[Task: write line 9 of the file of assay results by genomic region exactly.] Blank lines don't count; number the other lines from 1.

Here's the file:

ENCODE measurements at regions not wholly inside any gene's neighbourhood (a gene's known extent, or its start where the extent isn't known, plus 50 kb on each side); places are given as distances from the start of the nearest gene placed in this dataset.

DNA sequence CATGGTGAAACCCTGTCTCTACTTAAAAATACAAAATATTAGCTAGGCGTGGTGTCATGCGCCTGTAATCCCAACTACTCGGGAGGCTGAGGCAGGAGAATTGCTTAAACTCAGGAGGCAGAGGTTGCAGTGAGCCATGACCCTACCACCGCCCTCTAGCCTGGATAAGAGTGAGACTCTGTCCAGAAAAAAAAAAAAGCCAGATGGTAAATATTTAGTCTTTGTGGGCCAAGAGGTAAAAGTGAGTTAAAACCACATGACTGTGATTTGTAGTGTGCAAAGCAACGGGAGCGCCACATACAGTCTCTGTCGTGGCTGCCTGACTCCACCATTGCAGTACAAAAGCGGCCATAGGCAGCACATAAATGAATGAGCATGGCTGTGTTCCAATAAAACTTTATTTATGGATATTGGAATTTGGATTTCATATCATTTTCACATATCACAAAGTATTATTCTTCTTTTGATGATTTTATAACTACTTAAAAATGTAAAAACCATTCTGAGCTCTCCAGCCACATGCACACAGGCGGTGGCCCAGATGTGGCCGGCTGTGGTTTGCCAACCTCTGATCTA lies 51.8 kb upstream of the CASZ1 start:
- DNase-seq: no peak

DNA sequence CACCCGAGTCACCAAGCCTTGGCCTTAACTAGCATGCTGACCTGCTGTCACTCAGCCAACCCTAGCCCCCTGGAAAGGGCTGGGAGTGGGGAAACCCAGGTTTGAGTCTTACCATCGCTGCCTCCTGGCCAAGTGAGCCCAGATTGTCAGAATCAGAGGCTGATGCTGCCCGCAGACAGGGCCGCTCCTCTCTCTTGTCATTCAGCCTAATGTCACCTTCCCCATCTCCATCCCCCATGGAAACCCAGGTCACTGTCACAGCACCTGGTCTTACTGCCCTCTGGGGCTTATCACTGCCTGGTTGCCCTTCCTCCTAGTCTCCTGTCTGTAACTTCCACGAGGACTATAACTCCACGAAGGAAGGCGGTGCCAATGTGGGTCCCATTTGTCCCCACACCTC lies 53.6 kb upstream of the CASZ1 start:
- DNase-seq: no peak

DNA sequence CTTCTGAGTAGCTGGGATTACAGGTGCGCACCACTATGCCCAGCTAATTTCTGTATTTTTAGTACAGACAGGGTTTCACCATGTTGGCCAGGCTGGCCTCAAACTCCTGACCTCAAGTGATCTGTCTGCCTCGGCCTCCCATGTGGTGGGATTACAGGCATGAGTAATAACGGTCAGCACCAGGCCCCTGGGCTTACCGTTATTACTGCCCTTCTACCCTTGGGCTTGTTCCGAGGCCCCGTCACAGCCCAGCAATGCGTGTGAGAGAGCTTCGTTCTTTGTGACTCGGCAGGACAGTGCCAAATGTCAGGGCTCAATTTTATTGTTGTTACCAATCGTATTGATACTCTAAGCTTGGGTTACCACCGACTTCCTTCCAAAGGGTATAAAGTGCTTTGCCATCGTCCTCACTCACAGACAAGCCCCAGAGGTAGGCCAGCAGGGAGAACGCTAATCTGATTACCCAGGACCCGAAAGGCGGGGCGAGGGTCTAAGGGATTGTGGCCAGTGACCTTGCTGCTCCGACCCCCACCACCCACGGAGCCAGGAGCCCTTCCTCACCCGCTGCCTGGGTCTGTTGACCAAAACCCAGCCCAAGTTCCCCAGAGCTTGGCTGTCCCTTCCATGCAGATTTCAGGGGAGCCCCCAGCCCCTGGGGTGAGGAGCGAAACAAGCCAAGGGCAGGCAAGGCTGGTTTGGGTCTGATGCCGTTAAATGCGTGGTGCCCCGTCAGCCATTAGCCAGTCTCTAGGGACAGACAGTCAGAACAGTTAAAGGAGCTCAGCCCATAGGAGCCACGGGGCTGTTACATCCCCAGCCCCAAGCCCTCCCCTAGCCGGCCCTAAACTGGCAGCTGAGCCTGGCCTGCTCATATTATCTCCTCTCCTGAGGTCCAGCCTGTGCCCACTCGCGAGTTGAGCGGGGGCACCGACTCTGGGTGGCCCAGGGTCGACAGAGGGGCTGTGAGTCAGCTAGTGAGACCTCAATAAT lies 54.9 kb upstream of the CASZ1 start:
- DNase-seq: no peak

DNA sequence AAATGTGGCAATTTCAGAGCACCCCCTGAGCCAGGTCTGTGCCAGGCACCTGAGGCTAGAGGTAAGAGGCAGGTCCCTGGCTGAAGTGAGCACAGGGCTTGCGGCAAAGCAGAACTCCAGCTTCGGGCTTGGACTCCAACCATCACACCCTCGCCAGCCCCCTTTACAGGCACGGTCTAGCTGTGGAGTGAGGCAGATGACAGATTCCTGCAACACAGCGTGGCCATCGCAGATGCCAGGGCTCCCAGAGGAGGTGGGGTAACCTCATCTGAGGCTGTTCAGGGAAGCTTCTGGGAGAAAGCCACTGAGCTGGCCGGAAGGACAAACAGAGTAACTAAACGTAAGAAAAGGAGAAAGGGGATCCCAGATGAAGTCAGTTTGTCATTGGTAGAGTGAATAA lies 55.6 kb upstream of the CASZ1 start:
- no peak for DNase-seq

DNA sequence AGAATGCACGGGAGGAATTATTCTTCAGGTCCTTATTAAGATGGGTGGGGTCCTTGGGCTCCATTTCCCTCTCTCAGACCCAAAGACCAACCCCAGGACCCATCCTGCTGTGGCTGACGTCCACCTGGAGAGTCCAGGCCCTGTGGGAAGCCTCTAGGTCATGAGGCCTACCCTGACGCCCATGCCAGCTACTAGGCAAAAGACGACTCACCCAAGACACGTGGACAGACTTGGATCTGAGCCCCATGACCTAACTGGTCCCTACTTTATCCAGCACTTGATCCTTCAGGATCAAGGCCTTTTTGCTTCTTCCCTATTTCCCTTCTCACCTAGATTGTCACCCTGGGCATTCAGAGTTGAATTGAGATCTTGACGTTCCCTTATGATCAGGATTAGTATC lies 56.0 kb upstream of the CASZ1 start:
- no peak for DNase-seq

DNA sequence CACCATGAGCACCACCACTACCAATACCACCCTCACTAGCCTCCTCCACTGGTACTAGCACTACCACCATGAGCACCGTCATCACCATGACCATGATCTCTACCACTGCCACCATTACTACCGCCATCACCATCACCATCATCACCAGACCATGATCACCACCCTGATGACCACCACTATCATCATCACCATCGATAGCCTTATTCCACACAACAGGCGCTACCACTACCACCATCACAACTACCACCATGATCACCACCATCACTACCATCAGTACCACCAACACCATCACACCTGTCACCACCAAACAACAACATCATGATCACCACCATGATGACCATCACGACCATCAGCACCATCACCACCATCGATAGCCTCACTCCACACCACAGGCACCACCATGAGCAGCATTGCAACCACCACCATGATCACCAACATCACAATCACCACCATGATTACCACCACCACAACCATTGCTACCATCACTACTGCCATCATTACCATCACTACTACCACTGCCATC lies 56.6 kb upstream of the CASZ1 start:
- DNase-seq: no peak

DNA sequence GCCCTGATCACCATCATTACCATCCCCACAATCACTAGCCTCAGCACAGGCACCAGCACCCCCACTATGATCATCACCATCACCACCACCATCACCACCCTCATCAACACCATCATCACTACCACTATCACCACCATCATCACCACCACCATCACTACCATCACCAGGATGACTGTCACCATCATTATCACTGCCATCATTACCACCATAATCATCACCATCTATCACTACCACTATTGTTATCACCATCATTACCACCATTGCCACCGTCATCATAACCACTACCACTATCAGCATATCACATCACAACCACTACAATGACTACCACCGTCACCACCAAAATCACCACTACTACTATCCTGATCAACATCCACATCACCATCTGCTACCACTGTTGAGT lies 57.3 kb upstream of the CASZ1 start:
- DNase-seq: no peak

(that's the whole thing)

- no peak for DNase-seq